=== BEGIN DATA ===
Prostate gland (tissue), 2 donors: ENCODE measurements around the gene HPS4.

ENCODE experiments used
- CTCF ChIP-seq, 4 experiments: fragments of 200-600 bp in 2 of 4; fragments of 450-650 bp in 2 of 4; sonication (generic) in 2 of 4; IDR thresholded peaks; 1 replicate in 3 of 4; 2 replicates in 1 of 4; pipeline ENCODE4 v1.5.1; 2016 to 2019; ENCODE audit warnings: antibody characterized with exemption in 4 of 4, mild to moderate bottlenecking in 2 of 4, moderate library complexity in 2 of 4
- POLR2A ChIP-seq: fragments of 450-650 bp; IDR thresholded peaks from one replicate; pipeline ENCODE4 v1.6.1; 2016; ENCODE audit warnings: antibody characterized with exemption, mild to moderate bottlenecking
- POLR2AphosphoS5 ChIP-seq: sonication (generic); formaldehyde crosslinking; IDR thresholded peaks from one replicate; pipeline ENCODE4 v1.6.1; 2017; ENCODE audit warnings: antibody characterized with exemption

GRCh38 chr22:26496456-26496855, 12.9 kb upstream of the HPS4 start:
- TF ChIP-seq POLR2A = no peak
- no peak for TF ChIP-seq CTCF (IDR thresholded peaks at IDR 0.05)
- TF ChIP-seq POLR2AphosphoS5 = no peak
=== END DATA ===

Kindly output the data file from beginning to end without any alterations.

Prostate gland (tissue), 2 donors: ENCODE measurements around the gene HPS4.

ENCODE experiments used
- CTCF ChIP-seq, 4 experiments: fragments of 200-600 bp in 2 of 4; fragments of 450-650 bp in 2 of 4; sonication (generic) in 2 of 4; IDR thresholded peaks; 1 replicate in 3 of 4; 2 replicates in 1 of 4; pipeline ENCODE4 v1.5.1; 2016 to 2019; ENCODE audit warnings: antibody characterized with exemption in 4 of 4, mild to moderate bottlenecking in 2 of 4, moderate library complexity in 2 of 4
- POLR2A ChIP-seq: fragments of 450-650 bp; IDR thresholded peaks from one replicate; pipeline ENCODE4 v1.6.1; 2016; ENCODE audit warnings: antibody characterized with exemption, mild to moderate bottlenecking
- POLR2AphosphoS5 ChIP-seq: sonication (generic); formaldehyde crosslinking; IDR thresholded peaks from one replicate; pipeline ENCODE4 v1.6.1; 2017; ENCODE audit warnings: antibody characterized with exemption

GRCh38 chr22:26496456-26496855, 12.9 kb upstream of the HPS4 start:
- TF ChIP-seq POLR2A = no peak
- no peak for TF ChIP-seq CTCF (IDR thresholded peaks at IDR 0.05)
- TF ChIP-seq POLR2AphosphoS5 = no peak